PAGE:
Impressively bound, Dave Eggers' latest story collection, How We Are Hungry (McSweeney's, $22), looks like one of those black-covered, unlined journals used by coffee-shop poseurs until laptops, blogging, and instant messaging took over the auto-documentary urge. There's no author photo, no dust jacket, no effusive blurbs. It's got an elastic band to keep the thing closed and a ribbon stitched into the binding to keep your place. All very cool, as if to say: No salesmanship here—we're above that at McSweeney's (the lit mag and publishing house Eggers has built into an iPod era brand of hip).
Though a few of the 15 stories collected here have appeared, in different form, in The New Yorker and other publications, Eggers is doing everything possible to avoid looking old-school, despite the packaging of his book. It's a joke, ha-ha, like one story, "There Are Some Things He Should Keep for Himself," that consists of four blank pages. Ha-ha. That is so totally not like The New Yorker, dude. Half these entries are likewise interstitial filler, short little throwaways that might be found, yes, in some writer's notebook.
So where does the irony stop and the literature start? Often at the U.S. border, since several of Eggers' protagonists find themselves—spiritually, I mean—in foreign climes. In "The Only Meaning of the Oil-Wet Water," a woman surfing in Costa Rica considers a kind of pantheistic bliss among the perfect waves, then rejects the notion: "God gave way to a system of extremes, and implied choices, and choices required separations, divisions, subtle condemnations." She wants connection and fluidity, not boundaries and barriers. In "Quiet," a tourist visiting England's Isle of Skye has an epiphany of sorts while watching rowdy seals from his rowboat: "Was not everything, on a cellular level, well-maintained, logical and unimprovable, like a honey comb?" Then he looks down and realizes his boat is sinking; nature's logic has no more regard for him than it does the surfer. They're just flotsam, and they feel small. The same feeling of powerlessness and insignificance grips a woman climbing Tanzania's Kilimanjaro in "Up the Mountain Coming Down Slowly."
But not every story requires a visa. The comic "Your Mother and I" reads like a rant about everything that's wrong with Dubya's America, taken from the possibly senile perspective of a guy who—with his wife—solved all of America's problems during the '70s and '80s. He recalls, "We put llamas everywhere. We made it so smoke detectors could be turned off without having to rip them from the ceiling." And they make it "illegal to have more than one president from the same immediate family. We'd had the Adamses and Bushes and we were about to have the Clintons and your mother just got pissed." Sounds like progress to me.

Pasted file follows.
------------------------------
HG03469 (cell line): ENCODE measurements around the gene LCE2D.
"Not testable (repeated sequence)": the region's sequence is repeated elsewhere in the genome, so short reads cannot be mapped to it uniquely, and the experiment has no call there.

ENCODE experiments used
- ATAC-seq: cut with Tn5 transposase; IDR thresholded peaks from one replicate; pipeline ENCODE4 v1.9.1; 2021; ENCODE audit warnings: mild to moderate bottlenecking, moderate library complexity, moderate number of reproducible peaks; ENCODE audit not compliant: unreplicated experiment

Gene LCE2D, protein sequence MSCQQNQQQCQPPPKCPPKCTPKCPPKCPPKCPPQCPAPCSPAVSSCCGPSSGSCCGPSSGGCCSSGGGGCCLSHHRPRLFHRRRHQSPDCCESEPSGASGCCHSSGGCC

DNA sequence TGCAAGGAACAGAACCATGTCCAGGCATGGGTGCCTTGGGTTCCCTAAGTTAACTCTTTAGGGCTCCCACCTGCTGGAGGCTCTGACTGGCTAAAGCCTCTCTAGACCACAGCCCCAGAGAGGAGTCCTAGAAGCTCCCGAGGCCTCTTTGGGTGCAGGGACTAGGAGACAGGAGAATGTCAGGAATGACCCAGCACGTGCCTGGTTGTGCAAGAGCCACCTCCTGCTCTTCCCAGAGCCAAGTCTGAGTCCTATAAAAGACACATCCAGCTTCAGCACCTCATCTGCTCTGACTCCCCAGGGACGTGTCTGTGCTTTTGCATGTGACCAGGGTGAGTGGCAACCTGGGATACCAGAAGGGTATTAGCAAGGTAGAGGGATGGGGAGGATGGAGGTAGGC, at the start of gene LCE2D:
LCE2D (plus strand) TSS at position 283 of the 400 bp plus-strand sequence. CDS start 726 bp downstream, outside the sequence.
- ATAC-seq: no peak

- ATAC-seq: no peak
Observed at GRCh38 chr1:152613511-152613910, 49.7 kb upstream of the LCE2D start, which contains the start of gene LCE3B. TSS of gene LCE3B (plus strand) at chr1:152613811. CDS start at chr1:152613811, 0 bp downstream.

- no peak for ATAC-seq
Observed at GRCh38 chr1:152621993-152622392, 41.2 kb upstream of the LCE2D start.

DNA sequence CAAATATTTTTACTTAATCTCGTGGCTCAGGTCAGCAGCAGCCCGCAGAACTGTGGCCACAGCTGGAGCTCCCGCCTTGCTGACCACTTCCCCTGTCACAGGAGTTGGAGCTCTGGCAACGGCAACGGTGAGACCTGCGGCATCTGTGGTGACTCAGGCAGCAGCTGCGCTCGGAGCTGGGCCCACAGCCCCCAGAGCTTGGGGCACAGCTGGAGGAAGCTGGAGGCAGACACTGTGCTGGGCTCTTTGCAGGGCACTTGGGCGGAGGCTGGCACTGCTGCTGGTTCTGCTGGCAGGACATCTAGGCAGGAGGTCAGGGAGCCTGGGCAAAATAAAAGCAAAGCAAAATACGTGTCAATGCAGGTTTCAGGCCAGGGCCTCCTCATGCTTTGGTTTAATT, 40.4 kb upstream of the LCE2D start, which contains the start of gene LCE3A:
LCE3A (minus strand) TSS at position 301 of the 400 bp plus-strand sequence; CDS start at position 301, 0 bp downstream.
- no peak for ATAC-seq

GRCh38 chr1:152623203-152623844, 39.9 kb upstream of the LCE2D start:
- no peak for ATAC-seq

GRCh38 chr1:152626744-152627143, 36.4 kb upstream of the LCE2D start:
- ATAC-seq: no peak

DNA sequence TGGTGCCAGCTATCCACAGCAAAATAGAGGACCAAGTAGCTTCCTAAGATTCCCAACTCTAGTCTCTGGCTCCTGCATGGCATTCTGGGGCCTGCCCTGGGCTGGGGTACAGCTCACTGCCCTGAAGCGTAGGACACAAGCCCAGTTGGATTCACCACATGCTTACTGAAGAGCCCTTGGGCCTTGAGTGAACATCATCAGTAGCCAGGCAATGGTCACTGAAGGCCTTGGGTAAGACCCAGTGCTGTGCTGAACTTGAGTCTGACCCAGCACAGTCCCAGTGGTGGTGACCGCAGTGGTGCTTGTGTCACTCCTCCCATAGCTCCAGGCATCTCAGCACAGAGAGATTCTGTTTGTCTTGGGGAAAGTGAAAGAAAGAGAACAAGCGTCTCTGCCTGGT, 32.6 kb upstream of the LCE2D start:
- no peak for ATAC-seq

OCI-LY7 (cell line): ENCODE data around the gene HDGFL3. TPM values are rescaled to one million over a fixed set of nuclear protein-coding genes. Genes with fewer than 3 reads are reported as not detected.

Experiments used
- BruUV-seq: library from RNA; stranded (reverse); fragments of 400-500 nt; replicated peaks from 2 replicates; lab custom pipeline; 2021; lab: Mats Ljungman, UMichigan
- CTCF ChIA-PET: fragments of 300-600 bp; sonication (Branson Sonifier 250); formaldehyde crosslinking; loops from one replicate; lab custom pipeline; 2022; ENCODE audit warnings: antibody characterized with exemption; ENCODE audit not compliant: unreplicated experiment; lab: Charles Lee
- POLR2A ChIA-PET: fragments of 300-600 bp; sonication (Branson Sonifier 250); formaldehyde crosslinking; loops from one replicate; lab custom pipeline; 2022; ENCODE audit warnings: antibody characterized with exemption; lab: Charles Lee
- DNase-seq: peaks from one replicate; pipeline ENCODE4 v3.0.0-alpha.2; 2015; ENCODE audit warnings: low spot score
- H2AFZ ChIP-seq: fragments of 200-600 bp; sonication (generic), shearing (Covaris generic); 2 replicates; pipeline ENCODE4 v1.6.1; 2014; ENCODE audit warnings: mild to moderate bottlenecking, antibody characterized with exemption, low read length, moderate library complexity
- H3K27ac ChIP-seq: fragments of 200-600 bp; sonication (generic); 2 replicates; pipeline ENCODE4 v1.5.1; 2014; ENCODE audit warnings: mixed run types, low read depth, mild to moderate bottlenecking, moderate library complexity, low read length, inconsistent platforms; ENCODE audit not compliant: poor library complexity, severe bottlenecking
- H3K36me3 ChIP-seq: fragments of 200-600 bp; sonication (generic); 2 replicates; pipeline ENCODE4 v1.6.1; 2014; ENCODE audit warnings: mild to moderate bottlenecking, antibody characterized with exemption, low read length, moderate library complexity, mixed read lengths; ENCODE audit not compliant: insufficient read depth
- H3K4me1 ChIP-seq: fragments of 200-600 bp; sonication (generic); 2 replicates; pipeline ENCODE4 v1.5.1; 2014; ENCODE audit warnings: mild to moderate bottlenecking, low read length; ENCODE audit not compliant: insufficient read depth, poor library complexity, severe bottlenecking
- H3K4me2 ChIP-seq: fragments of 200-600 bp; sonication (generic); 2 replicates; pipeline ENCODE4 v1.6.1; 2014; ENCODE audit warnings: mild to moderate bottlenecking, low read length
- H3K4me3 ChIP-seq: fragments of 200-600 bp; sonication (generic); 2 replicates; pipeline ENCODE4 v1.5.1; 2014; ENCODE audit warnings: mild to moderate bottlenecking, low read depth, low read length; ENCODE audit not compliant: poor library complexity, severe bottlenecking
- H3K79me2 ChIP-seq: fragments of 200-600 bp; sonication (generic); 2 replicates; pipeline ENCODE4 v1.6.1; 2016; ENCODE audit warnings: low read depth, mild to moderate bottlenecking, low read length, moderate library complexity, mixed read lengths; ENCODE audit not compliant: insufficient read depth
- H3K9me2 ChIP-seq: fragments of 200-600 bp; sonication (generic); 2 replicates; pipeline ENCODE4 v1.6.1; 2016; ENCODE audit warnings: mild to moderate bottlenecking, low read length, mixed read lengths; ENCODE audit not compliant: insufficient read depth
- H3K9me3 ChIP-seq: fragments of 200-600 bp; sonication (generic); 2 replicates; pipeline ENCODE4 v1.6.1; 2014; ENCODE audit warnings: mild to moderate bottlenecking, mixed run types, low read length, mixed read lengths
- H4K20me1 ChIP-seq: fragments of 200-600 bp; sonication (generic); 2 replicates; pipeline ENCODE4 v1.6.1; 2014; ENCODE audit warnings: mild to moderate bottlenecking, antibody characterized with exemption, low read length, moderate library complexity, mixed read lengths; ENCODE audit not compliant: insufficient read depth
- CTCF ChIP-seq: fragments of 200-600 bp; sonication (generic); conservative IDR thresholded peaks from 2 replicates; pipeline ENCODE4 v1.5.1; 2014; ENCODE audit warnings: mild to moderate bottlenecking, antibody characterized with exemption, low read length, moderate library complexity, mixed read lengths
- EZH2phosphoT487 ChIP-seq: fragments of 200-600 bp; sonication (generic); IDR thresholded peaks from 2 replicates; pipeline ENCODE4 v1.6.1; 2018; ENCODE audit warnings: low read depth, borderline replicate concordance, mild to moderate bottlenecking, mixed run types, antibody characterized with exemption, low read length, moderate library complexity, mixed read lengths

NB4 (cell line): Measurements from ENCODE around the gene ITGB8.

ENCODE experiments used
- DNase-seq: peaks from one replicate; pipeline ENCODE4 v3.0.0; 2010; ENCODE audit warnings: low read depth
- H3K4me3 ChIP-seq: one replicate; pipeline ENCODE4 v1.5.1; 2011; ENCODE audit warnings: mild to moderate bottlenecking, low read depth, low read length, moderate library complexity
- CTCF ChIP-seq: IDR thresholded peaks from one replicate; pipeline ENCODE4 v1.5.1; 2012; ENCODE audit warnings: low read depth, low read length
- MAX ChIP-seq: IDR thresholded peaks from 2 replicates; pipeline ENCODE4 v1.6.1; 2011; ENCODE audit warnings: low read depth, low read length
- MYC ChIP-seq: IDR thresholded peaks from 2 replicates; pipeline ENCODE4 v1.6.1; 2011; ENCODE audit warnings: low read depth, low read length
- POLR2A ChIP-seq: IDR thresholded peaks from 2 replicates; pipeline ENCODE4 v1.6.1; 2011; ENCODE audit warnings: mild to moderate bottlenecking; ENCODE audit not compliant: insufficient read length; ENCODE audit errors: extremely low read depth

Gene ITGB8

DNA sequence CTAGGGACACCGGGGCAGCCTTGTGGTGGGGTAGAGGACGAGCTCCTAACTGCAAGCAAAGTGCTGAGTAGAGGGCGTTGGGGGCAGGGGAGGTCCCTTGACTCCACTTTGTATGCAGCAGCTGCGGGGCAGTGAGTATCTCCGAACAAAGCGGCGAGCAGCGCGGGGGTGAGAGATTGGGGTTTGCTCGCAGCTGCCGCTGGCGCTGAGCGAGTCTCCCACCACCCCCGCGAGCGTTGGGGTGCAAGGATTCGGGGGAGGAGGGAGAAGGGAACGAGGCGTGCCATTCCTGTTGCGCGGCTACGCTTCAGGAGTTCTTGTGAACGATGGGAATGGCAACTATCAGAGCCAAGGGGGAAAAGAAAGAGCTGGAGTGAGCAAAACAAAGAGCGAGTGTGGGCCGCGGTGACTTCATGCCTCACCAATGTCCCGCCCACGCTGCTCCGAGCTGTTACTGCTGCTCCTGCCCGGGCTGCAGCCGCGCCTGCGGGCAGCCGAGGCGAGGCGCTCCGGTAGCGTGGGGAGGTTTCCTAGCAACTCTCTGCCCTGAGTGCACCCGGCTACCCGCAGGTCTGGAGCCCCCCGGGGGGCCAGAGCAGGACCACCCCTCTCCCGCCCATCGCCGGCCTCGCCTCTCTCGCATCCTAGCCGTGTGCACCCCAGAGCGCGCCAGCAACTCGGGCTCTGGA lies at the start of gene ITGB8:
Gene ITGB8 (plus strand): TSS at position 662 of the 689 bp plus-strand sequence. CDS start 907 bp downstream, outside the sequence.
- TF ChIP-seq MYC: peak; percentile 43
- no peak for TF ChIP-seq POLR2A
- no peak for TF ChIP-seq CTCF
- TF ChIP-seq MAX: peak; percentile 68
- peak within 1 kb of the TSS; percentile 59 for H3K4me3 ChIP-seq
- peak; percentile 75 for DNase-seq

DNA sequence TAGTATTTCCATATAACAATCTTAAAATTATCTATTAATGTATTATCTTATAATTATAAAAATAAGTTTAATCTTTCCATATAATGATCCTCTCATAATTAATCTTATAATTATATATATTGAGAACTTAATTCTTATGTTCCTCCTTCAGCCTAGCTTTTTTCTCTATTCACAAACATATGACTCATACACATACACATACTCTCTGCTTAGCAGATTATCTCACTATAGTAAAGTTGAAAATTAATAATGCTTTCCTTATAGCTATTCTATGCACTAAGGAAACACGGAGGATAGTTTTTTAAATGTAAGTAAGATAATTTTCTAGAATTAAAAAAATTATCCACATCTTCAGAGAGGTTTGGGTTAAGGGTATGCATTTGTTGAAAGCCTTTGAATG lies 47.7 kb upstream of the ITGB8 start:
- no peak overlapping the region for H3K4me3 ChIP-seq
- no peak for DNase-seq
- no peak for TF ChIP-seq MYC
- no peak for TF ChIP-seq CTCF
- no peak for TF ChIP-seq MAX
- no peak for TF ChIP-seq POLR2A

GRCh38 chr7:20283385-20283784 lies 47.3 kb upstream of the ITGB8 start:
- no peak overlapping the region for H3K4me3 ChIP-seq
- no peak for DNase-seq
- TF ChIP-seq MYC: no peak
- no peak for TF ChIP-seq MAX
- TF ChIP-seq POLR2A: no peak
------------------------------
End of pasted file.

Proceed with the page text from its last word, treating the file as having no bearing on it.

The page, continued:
Elsewhere, there's even a first-person tale from a doomed dog. Eggers ranges far and wide in this collection. The long-short-long pattern to Hungry gives his writing an off-the-leash effect; he doesn't have to stay anywhere for more than a few pages before he goes nosing off into another subject. His prose is simple and streamlined; there are no recondite words or baroque metaphors to slow his romping. He writes to be read at the maximum download rate. Here, watermelon slices on a platter become "small green boats with red sails on a silver round lake." There, a woman muses: "Nicaragua! It sounded like some kind of spider. There it goes, under the table—Nicaragua!" A suicidal old man's bones "feel hollow, seashells stitched together with wire." He artfully arranges ordinary speech.
Eggers' unadorned style gives the volume its cohesiveness, though there's seldom the sense of being engaged with a larger project. Little authorial asides often tease the reader's expectations of the short-story form. Early in the surfer's rendezvous with a possibly future lover, he interjects, "This story is not about Pilar and Hand falling in love." Before it becomes a story, "Notes for a Story of a Man Who Will Not Die Alone" begins as an outline for an 8,000-word story; Eggers plays with the apparatus of short-story writing, though it's not exactly a mocking of the form. Irony and sincerity are often at odds in contemporary fiction, but Eggers' self-consciousness isn't distancing in that way.
Rather, there's perhaps the faintest sense of boredom with the short-story form, which is so unlike his whopping-big breakthrough memoir, A Heartbreaking Tale of Staggering Genius. Between the magazine editing and the compiling of various McSweeney's-branded anthologies (which have become a kind of mini-industry), who has time to tackle the Great American Novel? Or, more crucially, what writer still subscribes to the outdated notion of one career-defining magnum opus? Hungry's brief excursions and digressions might be judged as avoidance or procrastination in a more traditional literary context; today, however, such sidestepping almost looks like progress.